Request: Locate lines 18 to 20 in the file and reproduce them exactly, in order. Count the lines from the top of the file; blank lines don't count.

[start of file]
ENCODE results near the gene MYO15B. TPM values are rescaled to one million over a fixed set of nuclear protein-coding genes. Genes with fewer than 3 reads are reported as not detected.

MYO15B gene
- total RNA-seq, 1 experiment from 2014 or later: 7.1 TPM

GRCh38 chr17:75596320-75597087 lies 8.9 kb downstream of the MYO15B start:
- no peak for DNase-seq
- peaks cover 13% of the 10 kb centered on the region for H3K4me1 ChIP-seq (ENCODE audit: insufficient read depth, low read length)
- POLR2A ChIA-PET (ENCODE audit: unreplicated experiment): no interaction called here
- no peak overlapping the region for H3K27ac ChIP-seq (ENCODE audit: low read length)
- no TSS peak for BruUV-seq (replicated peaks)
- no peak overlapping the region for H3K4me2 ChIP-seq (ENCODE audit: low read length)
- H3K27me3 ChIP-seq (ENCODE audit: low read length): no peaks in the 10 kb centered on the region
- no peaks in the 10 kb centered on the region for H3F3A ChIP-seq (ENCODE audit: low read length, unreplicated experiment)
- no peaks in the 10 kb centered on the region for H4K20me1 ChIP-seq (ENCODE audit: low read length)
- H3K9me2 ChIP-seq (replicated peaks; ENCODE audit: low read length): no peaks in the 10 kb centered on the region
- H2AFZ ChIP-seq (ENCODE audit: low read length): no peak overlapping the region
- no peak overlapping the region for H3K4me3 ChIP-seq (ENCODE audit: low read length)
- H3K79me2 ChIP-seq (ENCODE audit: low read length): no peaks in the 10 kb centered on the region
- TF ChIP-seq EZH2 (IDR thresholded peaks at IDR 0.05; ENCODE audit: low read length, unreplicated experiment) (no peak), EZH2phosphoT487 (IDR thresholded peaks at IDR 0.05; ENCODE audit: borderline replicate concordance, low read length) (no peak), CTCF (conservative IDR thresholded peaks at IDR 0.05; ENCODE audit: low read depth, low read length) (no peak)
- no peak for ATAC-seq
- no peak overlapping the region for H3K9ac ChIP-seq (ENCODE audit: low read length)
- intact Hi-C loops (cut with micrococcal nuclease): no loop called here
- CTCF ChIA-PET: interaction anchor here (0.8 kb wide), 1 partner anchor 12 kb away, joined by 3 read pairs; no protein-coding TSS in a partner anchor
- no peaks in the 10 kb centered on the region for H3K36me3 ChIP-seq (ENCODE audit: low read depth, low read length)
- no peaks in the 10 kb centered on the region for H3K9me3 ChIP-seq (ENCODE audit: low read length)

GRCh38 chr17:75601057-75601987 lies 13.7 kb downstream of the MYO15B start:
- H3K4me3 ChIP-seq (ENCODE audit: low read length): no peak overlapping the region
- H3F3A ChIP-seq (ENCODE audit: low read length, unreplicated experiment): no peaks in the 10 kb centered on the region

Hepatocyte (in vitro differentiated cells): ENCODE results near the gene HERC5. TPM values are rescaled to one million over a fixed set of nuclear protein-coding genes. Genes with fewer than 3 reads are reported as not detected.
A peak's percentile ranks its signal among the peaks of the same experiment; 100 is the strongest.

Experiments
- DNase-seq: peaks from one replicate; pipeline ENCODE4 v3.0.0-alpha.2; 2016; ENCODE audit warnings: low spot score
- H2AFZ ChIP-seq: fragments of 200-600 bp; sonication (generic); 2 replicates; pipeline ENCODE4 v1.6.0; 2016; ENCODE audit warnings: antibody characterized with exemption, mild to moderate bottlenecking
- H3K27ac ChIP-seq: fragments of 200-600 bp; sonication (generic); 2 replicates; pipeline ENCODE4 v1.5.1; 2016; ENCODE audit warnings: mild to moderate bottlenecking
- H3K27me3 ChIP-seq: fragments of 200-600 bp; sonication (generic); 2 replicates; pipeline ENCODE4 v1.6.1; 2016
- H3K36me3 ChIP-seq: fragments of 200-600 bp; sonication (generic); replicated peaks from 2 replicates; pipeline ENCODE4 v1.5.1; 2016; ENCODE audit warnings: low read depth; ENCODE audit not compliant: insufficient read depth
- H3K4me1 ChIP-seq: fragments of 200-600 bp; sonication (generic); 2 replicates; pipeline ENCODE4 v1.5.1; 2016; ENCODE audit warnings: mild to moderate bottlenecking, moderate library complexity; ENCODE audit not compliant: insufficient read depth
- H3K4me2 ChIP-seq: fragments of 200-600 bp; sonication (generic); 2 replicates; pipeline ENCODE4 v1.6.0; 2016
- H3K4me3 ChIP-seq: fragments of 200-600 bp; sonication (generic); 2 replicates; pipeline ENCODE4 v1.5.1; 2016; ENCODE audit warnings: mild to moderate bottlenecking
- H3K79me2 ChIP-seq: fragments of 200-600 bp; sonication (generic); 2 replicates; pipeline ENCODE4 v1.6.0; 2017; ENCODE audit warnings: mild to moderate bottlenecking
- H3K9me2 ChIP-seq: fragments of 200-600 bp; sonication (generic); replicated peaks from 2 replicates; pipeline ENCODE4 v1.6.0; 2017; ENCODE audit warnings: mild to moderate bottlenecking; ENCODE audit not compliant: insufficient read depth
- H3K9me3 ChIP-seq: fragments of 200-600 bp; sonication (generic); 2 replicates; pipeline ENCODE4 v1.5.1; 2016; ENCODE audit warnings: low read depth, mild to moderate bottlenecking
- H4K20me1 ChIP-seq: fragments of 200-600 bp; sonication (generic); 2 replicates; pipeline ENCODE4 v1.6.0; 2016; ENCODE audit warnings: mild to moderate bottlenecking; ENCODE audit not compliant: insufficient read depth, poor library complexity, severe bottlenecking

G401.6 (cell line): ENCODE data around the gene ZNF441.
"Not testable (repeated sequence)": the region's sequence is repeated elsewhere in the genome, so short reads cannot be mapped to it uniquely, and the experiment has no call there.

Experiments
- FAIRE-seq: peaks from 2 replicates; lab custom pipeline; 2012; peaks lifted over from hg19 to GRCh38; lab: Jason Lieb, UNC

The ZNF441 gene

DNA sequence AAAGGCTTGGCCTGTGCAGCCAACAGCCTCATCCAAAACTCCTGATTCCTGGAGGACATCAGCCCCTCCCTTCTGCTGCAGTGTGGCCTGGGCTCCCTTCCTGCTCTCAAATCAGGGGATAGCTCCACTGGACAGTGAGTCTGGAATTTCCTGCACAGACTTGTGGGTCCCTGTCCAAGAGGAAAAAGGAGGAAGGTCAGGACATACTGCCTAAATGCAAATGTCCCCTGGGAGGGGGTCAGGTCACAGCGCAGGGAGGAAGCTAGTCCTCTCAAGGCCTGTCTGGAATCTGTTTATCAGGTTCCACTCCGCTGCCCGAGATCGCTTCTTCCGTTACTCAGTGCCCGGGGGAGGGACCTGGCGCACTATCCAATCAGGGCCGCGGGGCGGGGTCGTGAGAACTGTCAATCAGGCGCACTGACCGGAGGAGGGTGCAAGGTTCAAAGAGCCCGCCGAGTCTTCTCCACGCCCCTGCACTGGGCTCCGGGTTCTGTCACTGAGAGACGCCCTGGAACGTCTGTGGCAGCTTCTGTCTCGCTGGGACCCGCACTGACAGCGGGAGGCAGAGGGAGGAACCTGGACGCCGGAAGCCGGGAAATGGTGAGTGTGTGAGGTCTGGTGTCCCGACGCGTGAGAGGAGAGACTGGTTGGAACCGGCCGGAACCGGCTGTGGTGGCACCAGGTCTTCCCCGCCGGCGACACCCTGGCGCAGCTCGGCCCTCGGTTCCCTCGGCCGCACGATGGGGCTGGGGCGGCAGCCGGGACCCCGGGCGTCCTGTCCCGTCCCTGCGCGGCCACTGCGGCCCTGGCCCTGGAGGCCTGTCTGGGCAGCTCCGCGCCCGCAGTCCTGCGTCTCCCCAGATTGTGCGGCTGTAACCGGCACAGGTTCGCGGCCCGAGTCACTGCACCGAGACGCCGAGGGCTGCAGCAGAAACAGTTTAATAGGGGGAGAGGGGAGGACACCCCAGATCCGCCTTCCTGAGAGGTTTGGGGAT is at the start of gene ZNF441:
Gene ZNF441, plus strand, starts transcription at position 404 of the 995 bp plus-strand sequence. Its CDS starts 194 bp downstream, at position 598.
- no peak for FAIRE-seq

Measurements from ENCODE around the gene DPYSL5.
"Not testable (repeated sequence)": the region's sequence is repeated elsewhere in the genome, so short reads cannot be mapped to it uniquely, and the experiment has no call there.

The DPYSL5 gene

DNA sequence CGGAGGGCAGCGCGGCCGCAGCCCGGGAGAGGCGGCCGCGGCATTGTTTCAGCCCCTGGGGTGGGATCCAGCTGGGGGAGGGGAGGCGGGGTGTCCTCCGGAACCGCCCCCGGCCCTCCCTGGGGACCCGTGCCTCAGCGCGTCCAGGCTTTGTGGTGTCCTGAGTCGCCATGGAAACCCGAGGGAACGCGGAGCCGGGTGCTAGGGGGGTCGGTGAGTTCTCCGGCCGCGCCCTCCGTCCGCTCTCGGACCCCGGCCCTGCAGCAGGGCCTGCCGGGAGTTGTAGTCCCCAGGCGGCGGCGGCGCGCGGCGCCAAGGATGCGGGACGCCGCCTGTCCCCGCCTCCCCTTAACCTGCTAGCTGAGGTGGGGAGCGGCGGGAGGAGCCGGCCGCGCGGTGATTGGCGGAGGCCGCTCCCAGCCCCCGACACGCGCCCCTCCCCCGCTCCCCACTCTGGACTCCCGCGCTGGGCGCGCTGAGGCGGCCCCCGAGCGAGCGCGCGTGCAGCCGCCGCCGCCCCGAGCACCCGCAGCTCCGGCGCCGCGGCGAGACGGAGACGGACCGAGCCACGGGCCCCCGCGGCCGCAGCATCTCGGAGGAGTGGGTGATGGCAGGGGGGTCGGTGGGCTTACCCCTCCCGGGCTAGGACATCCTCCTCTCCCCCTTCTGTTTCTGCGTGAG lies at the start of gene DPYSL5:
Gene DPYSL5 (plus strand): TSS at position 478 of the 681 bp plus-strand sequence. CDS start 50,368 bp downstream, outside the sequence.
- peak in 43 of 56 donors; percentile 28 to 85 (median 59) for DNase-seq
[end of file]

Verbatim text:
- TF ChIP-seq EZH2 (IDR thresholded peaks at IDR 0.05; ENCODE audit: low read length, unreplicated experiment) (no peak), EZH2phosphoT487 (IDR thresholded peaks at IDR 0.05; ENCODE audit: borderline replicate concordance, low read length) (no peak), CTCF (conservative IDR thresholded peaks at IDR 0.05; ENCODE audit: low read depth, low read length) (no peak)
- no peak for ATAC-seq
- no peak overlapping the region for H3K9ac ChIP-seq (ENCODE audit: low read length)